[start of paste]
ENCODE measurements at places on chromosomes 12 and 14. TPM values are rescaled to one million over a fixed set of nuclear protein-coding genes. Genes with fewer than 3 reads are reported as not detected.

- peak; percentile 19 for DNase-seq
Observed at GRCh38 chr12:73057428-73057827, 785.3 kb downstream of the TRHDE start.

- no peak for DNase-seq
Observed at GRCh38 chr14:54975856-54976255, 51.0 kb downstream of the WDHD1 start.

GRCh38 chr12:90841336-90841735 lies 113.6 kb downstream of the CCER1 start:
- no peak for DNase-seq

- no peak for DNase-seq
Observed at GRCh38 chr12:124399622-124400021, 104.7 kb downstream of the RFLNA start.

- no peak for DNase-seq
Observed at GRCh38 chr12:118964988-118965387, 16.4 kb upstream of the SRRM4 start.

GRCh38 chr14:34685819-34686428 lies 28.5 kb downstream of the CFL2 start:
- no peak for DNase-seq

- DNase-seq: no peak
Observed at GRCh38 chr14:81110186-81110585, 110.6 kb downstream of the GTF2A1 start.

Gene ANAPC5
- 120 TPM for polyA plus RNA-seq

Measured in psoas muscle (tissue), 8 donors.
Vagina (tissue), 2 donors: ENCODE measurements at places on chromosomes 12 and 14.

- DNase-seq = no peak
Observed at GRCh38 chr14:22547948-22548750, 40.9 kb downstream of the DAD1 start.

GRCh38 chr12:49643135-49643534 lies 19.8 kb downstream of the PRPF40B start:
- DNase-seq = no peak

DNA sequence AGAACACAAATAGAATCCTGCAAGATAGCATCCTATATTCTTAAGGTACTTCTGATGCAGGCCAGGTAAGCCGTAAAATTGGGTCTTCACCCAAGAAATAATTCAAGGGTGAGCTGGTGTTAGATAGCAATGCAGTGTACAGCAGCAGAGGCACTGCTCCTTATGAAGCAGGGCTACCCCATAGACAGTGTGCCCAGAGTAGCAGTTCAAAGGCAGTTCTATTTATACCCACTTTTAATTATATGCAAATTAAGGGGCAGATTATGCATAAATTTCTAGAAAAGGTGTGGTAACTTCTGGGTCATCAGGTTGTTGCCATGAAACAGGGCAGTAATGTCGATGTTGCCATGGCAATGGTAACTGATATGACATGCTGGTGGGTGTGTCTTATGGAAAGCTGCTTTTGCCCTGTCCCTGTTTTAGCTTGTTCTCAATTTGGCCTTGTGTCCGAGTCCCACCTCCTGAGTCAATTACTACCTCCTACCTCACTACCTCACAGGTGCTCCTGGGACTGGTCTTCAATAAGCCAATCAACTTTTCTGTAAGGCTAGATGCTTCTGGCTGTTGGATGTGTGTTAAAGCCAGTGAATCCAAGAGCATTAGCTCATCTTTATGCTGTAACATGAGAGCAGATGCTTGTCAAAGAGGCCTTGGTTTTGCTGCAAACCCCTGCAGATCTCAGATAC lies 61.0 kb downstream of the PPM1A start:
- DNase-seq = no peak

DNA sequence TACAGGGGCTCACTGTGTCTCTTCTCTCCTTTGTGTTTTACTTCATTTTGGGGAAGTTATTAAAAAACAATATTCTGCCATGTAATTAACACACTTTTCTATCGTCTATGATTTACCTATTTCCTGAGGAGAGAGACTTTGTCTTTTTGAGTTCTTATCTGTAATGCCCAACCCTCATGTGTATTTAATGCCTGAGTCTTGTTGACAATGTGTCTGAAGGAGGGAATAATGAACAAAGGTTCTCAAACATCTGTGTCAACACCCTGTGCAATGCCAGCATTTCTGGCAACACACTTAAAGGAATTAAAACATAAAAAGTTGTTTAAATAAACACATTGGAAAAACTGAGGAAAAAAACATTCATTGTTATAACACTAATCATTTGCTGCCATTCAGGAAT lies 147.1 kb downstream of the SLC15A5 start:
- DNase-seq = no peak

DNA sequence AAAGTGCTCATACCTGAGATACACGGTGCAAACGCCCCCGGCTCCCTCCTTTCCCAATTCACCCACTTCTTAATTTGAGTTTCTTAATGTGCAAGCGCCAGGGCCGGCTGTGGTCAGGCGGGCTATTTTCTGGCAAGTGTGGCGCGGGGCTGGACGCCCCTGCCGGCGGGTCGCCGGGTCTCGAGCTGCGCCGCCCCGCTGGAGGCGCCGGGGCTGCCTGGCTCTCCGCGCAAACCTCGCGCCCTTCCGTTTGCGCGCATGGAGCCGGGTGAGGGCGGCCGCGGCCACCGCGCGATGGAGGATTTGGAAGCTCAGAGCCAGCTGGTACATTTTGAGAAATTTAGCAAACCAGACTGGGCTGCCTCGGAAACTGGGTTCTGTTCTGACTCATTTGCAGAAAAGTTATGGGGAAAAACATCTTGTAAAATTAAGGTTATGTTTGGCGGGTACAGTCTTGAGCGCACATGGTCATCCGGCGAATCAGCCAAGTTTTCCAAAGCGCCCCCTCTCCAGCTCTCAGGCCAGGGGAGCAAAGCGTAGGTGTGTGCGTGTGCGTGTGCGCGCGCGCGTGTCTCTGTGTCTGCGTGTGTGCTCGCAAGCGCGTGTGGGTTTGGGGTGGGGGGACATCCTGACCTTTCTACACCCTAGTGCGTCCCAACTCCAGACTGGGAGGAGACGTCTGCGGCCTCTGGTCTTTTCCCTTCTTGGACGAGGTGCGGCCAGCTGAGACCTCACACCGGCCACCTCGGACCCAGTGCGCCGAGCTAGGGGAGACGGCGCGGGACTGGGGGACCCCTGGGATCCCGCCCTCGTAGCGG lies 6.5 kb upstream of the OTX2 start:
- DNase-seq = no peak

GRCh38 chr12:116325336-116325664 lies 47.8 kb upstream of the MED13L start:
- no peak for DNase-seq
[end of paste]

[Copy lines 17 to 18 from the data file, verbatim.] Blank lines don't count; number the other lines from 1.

- 120 TPM for polyA plus RNA-seq

Measured in psoas muscle (tissue), 8 donors.